SINGAPORE: An open verdict was declared on Monday (May 6) in the death of a middle-aged woman whose remains were found in a forested area in Upper Bukit Timah Road last March - one year after she went missing.
The State Coroner said the death of Madam Tan Guek Beng, who was in her 40s to 50s and suffered from schizophrenia as well as other conditions, was "unascertained".
She was discovered missing by a pastoral counsellor from her church on Jan 17, 2017, after the counsellor visited her home to give her some financial aid cheques, only to find her gate and main door unlocked.
She left the cheques on the floor and closed the door, returning the next day with a colleague. When they could not find Mdm Tan, the counsellor lodged a missing persons report.
Mdm Tan's whereabouts remained unknown for more than a year until the night of Mar 4, 2018, when a man found her remains in a forested area off Bukit Batok Nature Park, along Upper Bukit Timah Road.
They were discovered about 40m from the main road, the court heard, along with some clothes.
CLOTHES, DNA MATCHED MDM TAN'S
Police searched her home later and found several shirts matching the one on the body. A forensic pathologist found that the bones belonged to a middle-aged woman in her 40s to late 50s, certifying her cause of death as unascertained.
He observed no injuries to the body or any remnant organs or overt disease to suggest a cause of death. He also found that the remains were not ancient and estimated the time of death to be some months before the autopsy.
Mdm Tan's DNA profile extracted from her toothbrush matched the ones drawn from the teeth of the remains in the forested area.
Further examinations found that Mdm Tan had last made phone calls in December 2016, withdrawn S$300 from her bank account on Jan 14, 2017, and written in her diary on Dec 24, 2016, with the last date struck off on her calendar being Jan 10, 2017.
Mdm Tan suffered from several conditions including schizophrenia, anxiety disorder, cataracts, as well as persecutory and somatic delusions.
She had visited a few institutions for treatment including the Institute of Mental Health (IMH), Singapore General Hospital and Singapore National Eye Centre.
During the inquiry, Mdm Tan's sister said she was not close to Mdm Tan and would meet only once every two years as Mdm Tan had been given up for adoption when she was little.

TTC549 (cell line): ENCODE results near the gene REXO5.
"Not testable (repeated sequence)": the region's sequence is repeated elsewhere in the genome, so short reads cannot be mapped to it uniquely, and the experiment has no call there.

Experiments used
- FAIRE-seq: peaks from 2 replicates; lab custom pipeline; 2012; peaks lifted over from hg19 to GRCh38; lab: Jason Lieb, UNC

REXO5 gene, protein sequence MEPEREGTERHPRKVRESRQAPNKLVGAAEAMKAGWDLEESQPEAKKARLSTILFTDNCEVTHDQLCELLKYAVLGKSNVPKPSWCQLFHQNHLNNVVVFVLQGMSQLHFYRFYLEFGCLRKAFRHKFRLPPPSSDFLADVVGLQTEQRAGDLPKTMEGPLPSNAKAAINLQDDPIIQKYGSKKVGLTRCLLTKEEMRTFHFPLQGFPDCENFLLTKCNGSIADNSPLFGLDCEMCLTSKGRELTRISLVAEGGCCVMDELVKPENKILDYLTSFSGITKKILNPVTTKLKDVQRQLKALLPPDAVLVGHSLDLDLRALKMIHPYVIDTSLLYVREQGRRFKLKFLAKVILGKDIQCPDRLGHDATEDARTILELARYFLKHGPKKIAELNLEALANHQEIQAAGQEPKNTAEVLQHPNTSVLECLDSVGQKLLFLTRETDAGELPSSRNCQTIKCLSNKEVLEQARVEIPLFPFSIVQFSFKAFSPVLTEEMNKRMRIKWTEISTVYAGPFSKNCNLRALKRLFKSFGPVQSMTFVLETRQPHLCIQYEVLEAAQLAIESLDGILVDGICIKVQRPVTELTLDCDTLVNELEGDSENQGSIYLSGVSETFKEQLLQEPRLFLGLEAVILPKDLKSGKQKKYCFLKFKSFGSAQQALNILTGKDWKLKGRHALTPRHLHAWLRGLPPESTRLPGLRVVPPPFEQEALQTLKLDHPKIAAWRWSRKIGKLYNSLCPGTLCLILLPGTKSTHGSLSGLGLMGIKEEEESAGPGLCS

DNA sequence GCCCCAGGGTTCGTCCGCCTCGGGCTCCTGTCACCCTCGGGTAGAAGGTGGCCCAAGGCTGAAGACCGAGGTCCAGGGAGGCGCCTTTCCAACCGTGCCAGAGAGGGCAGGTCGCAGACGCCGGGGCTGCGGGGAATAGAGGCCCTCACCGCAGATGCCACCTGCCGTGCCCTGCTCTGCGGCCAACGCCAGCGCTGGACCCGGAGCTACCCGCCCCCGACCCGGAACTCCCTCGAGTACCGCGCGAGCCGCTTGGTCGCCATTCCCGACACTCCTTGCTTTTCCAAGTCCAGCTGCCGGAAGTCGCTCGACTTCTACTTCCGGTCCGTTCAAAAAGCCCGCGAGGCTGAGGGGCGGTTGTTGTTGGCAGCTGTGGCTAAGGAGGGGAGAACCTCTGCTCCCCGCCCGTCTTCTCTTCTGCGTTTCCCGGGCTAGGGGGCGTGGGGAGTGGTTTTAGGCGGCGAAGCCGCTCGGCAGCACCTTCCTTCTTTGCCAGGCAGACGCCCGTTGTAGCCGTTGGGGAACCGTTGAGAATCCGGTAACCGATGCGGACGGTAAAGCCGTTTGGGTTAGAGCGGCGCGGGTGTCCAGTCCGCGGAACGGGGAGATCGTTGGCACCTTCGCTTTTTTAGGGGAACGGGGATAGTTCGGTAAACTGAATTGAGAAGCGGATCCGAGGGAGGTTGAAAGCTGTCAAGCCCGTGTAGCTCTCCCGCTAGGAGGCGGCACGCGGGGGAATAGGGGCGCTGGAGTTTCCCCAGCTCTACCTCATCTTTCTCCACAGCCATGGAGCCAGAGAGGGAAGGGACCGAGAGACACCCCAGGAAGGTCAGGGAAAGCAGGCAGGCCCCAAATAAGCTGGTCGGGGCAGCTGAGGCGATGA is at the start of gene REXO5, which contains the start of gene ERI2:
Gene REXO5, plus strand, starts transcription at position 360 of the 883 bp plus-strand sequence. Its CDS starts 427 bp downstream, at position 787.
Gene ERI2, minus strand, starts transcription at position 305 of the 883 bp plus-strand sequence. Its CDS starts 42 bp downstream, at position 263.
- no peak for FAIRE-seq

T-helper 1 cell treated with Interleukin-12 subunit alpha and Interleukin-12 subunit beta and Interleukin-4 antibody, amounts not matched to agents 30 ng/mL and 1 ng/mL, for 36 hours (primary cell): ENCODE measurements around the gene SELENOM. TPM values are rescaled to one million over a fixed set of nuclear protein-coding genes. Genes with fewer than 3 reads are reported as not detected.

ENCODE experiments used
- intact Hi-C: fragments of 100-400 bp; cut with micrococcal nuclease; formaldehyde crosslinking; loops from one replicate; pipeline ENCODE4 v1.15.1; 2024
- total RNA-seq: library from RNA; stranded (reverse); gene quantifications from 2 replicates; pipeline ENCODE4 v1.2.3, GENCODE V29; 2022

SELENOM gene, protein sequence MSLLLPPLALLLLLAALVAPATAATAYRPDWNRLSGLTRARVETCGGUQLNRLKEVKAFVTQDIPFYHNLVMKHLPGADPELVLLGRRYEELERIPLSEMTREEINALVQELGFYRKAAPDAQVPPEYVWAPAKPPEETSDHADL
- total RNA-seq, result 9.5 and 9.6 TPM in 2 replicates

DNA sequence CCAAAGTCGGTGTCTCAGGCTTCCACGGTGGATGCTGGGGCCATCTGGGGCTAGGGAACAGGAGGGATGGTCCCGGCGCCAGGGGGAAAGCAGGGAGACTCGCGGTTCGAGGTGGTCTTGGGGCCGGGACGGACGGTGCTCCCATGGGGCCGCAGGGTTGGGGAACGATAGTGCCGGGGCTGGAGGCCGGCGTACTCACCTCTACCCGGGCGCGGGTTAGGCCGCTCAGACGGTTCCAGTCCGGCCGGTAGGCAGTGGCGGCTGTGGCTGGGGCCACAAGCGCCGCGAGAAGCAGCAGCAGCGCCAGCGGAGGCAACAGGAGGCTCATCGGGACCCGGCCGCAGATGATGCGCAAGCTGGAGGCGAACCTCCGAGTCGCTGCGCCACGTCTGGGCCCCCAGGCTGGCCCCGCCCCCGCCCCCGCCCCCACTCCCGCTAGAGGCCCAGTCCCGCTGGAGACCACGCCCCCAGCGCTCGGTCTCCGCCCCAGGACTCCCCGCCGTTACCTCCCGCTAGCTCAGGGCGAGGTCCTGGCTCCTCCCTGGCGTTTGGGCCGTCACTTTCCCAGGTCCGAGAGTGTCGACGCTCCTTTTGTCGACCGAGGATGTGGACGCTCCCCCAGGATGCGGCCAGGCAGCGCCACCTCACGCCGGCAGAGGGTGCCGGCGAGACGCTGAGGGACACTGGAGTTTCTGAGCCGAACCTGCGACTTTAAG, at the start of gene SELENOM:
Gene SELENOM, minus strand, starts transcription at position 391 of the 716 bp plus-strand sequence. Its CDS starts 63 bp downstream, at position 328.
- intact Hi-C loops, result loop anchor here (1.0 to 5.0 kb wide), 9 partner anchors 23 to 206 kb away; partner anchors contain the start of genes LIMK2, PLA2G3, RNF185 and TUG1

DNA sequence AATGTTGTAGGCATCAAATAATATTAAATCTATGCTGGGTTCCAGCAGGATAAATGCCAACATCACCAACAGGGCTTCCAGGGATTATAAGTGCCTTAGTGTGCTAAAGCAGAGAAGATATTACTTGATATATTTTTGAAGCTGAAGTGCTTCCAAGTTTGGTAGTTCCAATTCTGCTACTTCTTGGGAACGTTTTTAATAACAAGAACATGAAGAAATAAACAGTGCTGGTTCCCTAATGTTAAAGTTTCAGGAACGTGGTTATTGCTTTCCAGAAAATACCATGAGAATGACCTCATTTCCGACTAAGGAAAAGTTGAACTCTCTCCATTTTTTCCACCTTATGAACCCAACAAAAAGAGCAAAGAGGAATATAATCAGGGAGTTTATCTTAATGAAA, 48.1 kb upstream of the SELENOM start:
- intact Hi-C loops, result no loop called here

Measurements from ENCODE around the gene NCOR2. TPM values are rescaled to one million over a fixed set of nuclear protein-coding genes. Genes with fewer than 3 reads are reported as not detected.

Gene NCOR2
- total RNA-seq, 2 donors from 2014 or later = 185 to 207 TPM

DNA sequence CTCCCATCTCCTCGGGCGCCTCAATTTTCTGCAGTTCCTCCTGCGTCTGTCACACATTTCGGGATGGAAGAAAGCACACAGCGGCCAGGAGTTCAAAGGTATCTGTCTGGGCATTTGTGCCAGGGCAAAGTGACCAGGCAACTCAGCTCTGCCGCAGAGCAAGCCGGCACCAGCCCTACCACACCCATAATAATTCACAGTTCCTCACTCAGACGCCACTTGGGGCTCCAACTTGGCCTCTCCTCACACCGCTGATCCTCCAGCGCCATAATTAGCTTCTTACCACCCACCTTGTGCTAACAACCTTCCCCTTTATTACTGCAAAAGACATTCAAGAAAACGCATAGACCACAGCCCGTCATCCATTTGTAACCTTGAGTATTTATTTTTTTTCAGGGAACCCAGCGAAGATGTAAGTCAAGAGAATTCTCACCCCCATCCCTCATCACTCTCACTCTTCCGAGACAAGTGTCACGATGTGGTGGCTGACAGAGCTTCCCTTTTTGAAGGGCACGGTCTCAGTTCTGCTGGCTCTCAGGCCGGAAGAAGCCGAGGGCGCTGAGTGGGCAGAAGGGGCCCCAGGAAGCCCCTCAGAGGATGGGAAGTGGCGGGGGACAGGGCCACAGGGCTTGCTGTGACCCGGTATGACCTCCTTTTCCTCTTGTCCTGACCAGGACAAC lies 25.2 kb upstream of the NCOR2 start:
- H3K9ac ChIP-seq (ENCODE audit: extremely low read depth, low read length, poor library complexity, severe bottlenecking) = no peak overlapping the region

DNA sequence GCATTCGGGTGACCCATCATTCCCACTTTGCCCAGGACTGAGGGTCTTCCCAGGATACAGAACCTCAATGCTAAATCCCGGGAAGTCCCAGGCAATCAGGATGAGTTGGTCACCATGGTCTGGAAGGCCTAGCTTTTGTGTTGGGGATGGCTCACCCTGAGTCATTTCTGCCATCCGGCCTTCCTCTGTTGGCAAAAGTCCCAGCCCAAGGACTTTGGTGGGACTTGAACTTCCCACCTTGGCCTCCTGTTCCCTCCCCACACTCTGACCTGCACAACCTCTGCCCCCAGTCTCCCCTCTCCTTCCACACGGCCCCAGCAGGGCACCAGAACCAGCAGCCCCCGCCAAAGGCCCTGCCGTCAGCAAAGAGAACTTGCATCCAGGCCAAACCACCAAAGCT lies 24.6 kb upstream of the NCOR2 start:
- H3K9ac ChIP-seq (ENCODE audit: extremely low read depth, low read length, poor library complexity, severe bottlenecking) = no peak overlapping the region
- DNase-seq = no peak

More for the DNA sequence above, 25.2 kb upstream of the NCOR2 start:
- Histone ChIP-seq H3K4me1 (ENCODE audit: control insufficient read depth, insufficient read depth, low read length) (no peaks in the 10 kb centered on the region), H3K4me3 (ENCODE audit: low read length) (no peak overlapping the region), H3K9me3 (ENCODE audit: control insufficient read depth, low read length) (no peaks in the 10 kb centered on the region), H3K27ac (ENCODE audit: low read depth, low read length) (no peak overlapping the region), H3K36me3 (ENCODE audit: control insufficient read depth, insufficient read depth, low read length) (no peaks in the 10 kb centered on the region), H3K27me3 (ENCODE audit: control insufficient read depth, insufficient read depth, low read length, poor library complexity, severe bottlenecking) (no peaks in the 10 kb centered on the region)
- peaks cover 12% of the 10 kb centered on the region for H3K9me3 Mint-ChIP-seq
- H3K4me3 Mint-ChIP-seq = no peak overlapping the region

Mdm Tan's sister added that her father and four other siblings had committed suicide as they were depressed, and stated her belief that her family had a history of mental illness.
MDM TAN GOT BY ON FINANCIAL AID
Mdm Tan's nephew told the court that his aunt could not hold down a job as she could not get along with her colleagues and eventually stopped working altogether, relying on savings left behind by her late mother, insurance policy withdrawals and help from her relatives.
The court heard that Mdm Tan received financial aid of S$300 a month after the pastoral counsellor helped her apply for it.
The counsellor told the court that she had known Mdm Tan from 2013 and believed that Mdm Tan suffered from depression as she could not cope with her mother's death, and had previously expressed suicidal thoughts.
Mdm Tan's rehabilitation counsellor said Mdm Tan was unable to do basic household chores and appeared stressed most of the time, and seemed unable to trust anyone.
A neighbour who lived two doors down from Mdm Tan said she lived alone and usually kept to herself, but would occasionally scream or bang her door in the middle of the night.
State Coroner Kamala Ponnampalam on Monday said there was no basis to suspect foul play, and that Mdm Tan had been "delusional and irrational" before she went missing, based on witness accounts.
"It was commented by Mdm Tan's psychiatrist that if Mdm Tan had suffered a relapse, she is likely to behave in an illogical and possibly bizarre manner, which may include wandering to unfamiliar places, and not taking sufficient care of herself," said the coroner.
"In the circumstances, as Mdm Tan's death is unascertained, I am constrained to give an open verdict."
She extended her condolences to Mdm Tan's family.
Where to get help:
Institute of Mental Health’s Helpline: 6389 2222
Samaritans of Singapore Hotline: 1800 221 4444
Singapore Association of Mental Health Helpline: 1800 283 7019